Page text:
Many cities now have their own Internet platforms on which information about the municipality is published and thus made available to the general public. They are now the "first port of call" not only for retrieving current bylaws (such as development plans, contribution or waste bylaws), municipality-related (meeting) dates or other municipal notices to citizens, but also information portals for visitors and tourists. For these users, information on tourist attractions, overnight accommodations and upcoming events is often published - and not infrequently advertised, either indirectly or directly.
The municipalities must take care to provide factual information in their publications and - according to the OLG Munich in a decision of 30.09.2021 - not to include any (indirectly) evaluative or promotional elements. (OLG Munich, Az.: 6 U 6754/20 of 30.09.2021). The decision was based on a lawsuit filed by several Munich newspaper publishers against the Munich city portal www.muenchen.de, which has now also been successful in the second instance. The OLG emphasized that a city portal must not be "press-like" and in particular must not contain too much advertising for local businesses. The background to this is that a municipal website must be neutral and non-commercial. It should provide independent and neutral information, but not - indirectly - serve commercial interests. As a "state agency", the municipality is also obligated to neutrality in its Internet presence.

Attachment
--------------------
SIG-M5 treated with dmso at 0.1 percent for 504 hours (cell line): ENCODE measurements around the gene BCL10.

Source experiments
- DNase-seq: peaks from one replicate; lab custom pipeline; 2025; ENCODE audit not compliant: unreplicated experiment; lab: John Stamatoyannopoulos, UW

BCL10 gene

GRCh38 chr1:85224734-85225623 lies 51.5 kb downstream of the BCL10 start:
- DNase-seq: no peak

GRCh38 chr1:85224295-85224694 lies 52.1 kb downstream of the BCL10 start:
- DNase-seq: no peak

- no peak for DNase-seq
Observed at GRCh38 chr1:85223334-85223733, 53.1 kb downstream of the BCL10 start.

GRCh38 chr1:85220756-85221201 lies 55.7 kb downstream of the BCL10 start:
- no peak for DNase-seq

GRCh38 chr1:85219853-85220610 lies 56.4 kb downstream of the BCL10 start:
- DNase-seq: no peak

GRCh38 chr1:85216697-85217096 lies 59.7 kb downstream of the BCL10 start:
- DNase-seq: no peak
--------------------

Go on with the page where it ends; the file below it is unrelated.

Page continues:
An appeal to the Federal Court of Justice has been allowed. However, the signal of the decision is already clear for the municipalities to select and present information on municipal life and tradespeople in their Internet presence with restraint.
Attorney at Law Dr. Cathrin Correll